IATA warned in March that airlines would need up to $200bn in liquidity support simply to make it through. So far, governments around the world have committed to, or are in negotiation over extending loans and guarantees to the tune of €$85bn  (£68.4bn) to save seemingly selected airlines from bankruptcy. In the US, the country’s largest airlines agreed to a two-tranche $50bn bailout in payroll support and low-interest loans of up to 10 years. The ‘big four’ carriers – American Airlines, Delta Air Lines, United Airlines and Southwest Airlines – have collectively secured $19.4bn (£15.4bn) in payroll aid and are negotiating a further $16.65bn (£13.3bn) in additional Federal loans. The agreements prevent US airlines from furloughing staff or cutting employee pay until end of Q3. In Europe, more than €31bn (£27bn) of equity, loans and grants have been requested by airlines from national governments. The two largest bailouts to date are Lufthansa Group and Air France-KLM, which have requested up to €12.5bn (£10.9bn) and €11bn (£9.6bn), respectively. Lufthansa is in “intensive” negotiations with the governments of Germany, Switzerland, Austria and Belgium to secure equity investment to save the airline group company from bankruptcy. Lufthansa, which operates so-called flag carriers in all four nations, has warned it is facing a significant decline in liquidity in the coming weeks. It is close to agreeing a 25% equity stake with the German government. Air France-KLM is expected to receive up to €11bn in loans from the French and Dutch governments, while Italy’s national carrier, Alitalia, will be nationalised by the Italian government in June. IAG, the Spanish owner of British Airways, has also agreed €1bn billion euros (£870m) a five-year syndicated financing agreement, backed by the Spanish government, for its Spanish airlines, Iberia and Vueling.  Elsewhere, efforts to rescue South African Airways (SAA), the perennial loss-making carrier which applied for bankruptcy protection last December, have effectively ended since the Covid-19 outbreak, with the government refusing a bailout prompting liquidation proceedings to start.

State aid creates a distorted playing field

Ryanair, Europe’s largest low-cost carrier, lashed out at the impact of state aid in the airline sector. “The competitive landscape in Europe will be distorted by unprecedented volumes of state aid from some EU Governments to their ‘national’ airlines,” the company stated on Friday 1 May, saying Q1 passenger traffic of less than 150,000 passengers will be 99.5% behind the Q1 budget of 42.4 million passengers. Ryanair said it expects traffic on reduced flight schedules will be stimulated by significant price discounting, and below cost selling from flag carriers with “huge state aid war chests”. The budget airline plans to take this fight to the European courts. Virgin Atlantic, owned 51% by Richard Branson’s Virgin Group and 49% by Delta Air Lines, has requested £500m in a UK government bailout; the government has indicated Virgin Airlines must do more to raise cash privately. It is a reminder that companies must demonstrate robust financial performance before the pandemic and those companies already in a precarious state will not be able to deflect scrutiny. Virgin Australia collapsed into bankruptcy in April after failing to secure an Australian government bailout, owing A$6.84bn (£3.5bn) to more than 10,000 creditors. Virgin Australia is now reportedly attracting 20 suitors.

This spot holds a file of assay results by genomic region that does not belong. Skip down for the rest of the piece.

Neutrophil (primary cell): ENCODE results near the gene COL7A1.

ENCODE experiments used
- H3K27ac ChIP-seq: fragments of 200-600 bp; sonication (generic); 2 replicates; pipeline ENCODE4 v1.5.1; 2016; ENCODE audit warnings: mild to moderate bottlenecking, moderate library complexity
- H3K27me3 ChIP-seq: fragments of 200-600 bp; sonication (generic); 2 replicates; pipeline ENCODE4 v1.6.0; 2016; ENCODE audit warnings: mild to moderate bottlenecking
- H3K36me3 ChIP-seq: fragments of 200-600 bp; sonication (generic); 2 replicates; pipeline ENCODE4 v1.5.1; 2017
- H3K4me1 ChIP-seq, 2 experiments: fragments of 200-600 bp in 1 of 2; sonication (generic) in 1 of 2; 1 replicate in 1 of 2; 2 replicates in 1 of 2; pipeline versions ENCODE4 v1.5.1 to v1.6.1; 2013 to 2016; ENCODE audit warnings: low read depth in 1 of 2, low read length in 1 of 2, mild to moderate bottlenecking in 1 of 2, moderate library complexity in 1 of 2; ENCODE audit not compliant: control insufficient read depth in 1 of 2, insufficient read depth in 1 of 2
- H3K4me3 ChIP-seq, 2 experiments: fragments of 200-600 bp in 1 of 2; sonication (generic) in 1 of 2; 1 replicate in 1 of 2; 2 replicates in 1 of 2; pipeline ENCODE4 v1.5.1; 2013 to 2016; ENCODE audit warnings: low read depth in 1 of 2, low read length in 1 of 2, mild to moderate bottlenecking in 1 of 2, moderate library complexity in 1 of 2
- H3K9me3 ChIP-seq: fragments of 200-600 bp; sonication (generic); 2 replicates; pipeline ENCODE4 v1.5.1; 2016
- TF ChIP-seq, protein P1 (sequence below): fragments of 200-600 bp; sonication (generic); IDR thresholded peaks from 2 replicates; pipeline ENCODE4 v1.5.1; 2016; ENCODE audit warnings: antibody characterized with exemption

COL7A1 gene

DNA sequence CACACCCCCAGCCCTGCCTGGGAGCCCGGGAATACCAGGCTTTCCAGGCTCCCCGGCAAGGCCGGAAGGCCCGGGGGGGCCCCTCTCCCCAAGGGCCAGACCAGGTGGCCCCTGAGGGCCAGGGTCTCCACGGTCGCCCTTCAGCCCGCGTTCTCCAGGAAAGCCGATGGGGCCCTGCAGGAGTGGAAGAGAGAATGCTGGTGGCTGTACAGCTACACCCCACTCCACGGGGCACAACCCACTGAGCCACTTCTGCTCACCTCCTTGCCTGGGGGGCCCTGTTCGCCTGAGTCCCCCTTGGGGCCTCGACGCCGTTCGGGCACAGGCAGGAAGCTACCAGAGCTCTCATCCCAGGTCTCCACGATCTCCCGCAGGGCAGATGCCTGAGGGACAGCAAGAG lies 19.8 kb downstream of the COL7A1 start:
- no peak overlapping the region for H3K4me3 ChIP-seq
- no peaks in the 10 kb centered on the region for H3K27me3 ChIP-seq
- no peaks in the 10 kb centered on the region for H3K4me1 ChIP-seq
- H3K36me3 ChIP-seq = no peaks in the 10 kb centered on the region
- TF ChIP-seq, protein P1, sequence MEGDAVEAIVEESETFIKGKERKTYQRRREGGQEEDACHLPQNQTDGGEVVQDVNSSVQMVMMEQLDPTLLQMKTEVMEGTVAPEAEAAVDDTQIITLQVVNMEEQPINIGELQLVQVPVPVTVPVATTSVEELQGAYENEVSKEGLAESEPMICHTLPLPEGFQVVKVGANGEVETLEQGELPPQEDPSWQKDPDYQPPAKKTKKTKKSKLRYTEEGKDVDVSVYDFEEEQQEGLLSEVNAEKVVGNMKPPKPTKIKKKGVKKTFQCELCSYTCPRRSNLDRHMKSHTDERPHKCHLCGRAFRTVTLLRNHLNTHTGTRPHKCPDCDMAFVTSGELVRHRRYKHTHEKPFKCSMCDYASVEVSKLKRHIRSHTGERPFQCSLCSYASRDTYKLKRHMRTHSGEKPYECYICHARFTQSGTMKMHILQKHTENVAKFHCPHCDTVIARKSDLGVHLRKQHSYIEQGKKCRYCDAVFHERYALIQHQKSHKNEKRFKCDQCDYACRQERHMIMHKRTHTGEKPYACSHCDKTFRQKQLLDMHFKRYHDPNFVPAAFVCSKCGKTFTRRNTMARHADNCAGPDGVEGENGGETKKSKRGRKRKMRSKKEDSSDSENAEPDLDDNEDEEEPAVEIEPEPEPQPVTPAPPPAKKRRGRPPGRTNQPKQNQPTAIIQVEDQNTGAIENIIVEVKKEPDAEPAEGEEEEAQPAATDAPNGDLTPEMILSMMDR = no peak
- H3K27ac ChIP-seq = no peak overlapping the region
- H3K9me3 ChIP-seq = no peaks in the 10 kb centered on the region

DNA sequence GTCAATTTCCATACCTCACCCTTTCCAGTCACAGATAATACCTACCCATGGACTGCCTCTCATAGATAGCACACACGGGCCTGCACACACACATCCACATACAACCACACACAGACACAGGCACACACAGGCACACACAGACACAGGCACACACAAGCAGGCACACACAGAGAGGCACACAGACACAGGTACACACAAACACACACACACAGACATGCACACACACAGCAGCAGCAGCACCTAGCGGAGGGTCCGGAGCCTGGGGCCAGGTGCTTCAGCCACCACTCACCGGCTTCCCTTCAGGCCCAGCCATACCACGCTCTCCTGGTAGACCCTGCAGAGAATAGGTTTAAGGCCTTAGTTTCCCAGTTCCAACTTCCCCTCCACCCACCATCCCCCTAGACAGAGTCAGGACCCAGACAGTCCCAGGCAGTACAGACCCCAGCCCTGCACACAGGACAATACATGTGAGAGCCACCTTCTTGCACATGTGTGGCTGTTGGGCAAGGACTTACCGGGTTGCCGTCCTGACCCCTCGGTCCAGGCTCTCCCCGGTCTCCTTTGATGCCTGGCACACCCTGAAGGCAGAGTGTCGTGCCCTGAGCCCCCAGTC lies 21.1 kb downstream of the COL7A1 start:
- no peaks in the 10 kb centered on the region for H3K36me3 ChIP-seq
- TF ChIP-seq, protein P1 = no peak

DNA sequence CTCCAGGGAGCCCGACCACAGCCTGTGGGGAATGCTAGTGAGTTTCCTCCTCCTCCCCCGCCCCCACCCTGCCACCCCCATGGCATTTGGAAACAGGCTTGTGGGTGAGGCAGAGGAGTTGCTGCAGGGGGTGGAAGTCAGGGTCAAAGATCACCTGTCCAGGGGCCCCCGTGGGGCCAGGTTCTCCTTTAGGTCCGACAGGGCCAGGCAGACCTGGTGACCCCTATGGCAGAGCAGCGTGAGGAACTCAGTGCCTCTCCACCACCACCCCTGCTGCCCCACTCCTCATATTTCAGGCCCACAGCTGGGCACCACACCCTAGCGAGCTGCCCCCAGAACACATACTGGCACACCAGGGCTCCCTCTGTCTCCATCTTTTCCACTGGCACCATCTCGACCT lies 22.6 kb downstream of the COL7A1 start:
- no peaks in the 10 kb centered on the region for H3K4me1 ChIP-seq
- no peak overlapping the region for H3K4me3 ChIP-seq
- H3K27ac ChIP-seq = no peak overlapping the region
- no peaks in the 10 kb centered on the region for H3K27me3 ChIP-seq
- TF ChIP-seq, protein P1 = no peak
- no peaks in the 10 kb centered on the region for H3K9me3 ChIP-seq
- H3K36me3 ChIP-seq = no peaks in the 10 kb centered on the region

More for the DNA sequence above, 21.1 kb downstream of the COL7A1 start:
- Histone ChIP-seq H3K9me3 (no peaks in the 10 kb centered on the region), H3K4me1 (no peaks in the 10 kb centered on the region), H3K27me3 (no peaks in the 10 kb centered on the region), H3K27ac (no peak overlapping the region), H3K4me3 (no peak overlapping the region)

There is a wide range of potential scenarios for the fate of the airline sector from this point. Much will depend on what more governments will do themselves and how the reopening of economies and nations is managed. Governments around the world must balance reactivating the productive capacity of economies while safeguarding public health. The development of a vaccine disseminated globally within 18 months is often referenced as a reasonable time frame, but this is by no means certain. In the meantime, airlines with strong domestic routes, which are already reopening around Asia, Europe and the US, will fair best. International travel is tentatively earmarked for early Q3; however, the degree to which quarantines are imposed on arriving passengers will have a material impact on passenger demand. There is, of course, no visibility yet on such decisions. One small ray of light in a bleak outlook is the increased demand for freighter flights to support global supply chains, supported by oil pricing at historic lows.